# Discount Gambling

## +EV Field Bet for Two Shoe Card Craps

Posted in +EV, card craps by stephenhow on January 19, 2011

At some California casinos, craps is dealt using two 6-deck shoes, one for each die in a roll. Of course, the rolls in this type of game are not independent of each other, as a simple spreadsheet will show you. What is surprising is that a simple count of the 6-spot cards will yield +EV opportunities in the Field, provided the casino pays triple (3x) on boxcars, and double (2x) on snake-eyes on this bet. I’ve analyzed the Field bet for this game, assuming the house deals 1/2 the shoe before shuffling. The graph below shows the theoretical distribution of Field Bet expectation values (EVs) for this two shoe craps game.

The above graph shows that with exact knowledge of the cards dealt from the shoes, the Field Bet becomes advantageous (+EV) 6.44% of the time. The average advantage of a +EV Field bet using a perfect count (e.g., a spreadsheet) is 1.2%. If the house deals deeper than 50% of the shoe, these results will improve.

I found that a simple running count of the Six-spot cards is fairly good at extracting the edge out of the Field. The running Six-spot count works as follows:

• Count the number of 6-spot cards contained in every three rolls.
• Every third roll, add (1 – three_roll_six_count) to the running count.
• The Field Bet is +EV when the running count is >= 7.

Intuitively, this count make sense, because you expect to see one 6-spot card in three rolls. The running count reflects the “excess” 6-spots in the decks, i.e., how loaded the decks are with 6-spots. A simple spreadsheet shows that the sensitivity of the 6-spot card is huge on the Field, because it pays 3x for boxcars (6,6). The effect of the Aces is very small compared to the 6-spot card.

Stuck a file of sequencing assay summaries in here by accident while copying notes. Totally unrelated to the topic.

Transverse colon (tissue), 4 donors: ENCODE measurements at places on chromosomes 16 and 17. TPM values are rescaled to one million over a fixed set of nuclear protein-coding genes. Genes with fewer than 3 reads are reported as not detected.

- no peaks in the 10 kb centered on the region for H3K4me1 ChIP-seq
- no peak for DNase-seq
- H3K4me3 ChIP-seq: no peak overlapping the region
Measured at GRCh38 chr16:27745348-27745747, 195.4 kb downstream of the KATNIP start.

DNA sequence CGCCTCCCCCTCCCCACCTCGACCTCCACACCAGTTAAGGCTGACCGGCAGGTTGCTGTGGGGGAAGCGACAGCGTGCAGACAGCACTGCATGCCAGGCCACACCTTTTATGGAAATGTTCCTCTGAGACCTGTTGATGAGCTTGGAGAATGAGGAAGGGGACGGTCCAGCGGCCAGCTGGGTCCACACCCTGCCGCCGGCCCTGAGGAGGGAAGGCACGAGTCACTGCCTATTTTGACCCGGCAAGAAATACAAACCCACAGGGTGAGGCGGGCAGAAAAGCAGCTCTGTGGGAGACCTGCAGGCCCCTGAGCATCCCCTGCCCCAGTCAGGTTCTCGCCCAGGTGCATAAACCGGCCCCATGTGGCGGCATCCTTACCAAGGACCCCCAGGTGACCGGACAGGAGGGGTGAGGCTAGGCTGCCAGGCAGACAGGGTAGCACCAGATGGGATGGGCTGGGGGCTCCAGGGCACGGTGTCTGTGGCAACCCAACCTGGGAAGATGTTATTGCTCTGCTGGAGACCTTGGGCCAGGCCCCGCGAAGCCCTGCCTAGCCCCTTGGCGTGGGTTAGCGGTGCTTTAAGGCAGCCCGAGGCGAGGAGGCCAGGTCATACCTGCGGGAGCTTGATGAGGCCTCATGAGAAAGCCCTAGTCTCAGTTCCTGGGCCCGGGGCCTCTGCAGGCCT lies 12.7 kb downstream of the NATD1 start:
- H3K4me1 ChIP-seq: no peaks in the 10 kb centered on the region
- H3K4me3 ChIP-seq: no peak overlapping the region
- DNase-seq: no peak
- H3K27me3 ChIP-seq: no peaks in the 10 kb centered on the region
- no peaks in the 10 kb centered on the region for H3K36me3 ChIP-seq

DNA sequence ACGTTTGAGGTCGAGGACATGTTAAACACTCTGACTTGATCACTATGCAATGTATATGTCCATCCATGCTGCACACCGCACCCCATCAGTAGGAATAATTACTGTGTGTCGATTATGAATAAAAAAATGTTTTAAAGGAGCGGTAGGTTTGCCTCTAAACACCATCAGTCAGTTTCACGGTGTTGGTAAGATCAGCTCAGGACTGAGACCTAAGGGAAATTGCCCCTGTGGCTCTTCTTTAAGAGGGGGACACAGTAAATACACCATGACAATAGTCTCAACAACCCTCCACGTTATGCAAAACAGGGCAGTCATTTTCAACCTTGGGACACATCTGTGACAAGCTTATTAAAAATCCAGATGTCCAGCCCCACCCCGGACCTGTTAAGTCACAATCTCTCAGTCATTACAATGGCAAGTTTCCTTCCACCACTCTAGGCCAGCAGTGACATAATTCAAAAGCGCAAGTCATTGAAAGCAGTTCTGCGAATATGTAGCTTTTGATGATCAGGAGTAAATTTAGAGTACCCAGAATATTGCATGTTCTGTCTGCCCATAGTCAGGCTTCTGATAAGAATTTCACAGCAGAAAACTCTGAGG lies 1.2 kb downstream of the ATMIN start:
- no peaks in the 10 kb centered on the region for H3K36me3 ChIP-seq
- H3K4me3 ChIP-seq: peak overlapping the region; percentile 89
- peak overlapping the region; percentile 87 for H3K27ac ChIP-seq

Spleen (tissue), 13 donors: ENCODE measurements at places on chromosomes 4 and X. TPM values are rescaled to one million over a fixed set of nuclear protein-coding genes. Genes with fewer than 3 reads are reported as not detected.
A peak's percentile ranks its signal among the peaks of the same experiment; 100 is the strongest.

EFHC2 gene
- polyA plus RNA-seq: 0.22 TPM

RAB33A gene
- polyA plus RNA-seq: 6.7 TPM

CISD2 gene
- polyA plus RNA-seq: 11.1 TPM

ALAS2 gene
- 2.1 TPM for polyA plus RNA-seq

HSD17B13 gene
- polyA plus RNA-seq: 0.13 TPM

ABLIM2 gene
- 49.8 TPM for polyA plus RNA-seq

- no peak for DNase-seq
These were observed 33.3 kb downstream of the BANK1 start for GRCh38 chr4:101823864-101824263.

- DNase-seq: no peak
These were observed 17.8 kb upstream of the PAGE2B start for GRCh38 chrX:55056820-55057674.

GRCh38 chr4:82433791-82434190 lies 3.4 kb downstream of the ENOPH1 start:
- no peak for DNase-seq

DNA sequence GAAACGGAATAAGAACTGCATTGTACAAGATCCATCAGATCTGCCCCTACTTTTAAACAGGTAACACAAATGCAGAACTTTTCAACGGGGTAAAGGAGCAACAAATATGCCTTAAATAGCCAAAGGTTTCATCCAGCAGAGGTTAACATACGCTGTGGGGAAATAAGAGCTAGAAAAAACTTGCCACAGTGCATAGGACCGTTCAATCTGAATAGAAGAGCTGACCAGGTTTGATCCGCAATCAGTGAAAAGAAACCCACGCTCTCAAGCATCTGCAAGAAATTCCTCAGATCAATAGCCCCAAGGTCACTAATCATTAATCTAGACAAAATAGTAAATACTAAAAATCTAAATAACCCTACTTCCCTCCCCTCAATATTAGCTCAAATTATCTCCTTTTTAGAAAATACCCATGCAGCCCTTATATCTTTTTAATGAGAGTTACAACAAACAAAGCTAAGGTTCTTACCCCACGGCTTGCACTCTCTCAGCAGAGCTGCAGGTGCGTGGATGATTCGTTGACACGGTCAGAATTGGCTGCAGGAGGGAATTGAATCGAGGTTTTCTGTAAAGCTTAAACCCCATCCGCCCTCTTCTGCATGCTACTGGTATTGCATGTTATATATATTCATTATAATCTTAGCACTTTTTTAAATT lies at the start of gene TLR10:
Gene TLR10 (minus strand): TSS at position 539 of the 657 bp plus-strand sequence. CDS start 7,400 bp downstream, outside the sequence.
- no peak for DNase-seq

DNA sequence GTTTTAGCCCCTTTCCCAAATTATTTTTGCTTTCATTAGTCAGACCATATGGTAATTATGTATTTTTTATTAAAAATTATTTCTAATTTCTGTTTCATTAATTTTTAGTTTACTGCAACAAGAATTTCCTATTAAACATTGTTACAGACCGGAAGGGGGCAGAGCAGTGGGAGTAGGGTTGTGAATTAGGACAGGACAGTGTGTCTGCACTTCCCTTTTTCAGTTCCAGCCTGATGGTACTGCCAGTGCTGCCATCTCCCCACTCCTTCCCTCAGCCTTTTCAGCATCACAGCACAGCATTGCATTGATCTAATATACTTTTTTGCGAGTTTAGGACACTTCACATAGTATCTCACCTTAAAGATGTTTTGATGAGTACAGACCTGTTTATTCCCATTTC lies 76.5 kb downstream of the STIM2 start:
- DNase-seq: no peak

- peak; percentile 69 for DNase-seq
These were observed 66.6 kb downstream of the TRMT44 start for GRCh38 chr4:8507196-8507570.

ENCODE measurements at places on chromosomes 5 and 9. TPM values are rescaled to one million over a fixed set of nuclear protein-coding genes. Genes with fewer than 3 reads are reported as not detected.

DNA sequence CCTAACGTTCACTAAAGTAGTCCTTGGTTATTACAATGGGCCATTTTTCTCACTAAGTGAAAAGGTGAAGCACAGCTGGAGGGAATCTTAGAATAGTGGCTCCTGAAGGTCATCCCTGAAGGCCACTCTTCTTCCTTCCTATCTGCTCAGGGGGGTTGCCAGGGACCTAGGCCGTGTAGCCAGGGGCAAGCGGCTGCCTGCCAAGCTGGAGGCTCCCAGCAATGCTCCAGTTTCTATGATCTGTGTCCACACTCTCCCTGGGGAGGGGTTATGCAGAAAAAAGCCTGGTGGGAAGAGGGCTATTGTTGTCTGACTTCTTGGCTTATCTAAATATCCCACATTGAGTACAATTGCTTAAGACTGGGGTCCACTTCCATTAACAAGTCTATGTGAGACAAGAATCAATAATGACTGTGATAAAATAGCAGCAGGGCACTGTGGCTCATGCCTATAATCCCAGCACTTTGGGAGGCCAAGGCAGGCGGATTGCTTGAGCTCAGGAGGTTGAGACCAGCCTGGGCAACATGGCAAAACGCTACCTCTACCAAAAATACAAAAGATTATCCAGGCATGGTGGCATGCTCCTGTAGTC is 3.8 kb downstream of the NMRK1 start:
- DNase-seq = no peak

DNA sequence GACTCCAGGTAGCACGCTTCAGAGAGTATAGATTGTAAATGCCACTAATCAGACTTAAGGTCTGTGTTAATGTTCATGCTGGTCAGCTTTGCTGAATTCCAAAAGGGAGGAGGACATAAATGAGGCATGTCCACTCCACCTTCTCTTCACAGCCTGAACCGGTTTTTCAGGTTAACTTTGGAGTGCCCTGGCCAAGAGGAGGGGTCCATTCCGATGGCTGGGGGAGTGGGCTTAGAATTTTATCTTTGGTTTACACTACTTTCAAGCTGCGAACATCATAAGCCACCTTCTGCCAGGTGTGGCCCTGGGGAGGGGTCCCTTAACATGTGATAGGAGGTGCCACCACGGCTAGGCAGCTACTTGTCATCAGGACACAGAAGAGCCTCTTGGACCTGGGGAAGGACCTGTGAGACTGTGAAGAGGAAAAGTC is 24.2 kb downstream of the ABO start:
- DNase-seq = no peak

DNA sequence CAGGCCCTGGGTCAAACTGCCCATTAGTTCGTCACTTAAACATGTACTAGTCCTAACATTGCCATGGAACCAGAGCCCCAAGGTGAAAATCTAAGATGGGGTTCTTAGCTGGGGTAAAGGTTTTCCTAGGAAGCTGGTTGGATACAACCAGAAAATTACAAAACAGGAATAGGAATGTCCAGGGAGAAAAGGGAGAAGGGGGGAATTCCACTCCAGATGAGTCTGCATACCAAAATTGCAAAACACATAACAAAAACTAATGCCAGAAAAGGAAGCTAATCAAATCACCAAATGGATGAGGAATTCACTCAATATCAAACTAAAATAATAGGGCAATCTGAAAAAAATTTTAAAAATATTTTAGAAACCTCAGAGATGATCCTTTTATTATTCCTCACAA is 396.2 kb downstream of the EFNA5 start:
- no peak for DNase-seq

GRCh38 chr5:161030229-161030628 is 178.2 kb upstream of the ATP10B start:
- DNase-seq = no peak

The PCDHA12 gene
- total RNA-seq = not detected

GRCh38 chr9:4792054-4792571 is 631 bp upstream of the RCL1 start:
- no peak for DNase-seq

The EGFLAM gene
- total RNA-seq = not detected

The relationship between this simple running 6-count and the Field Bet EV was verified by Monte Carlo analysis, as shown in the following results:

The simple count only yields about 60% of the opportunities found by a perfect count (the count is +EV only 3.8% of the time, compared to the theoretical 6.44% limit). So while this is an interesting find, it’d be a little boring to stand around waiting to bet the Field once every 25 rolls or so. In practice, you’d probably wouldn’t even make a bet for 2 out of 3 shoes, but you’d bet often once the shoe went +EV. Overall, the average advantage per Field bet made is a little higher than 1%, and on average you’d make a net profit of 0.058 Field bets per shoe. So, even if you’re betting \$100 on the Field when it goes +EV, you’d only make \$5.80 per shoe. That’s a lot of standing around for sub-minimum wage with a lot of risk. But, if you wanted to “take a shot” at making a big win with a small number of big bets, this might just be the ticket for you (especially when the count gets really good).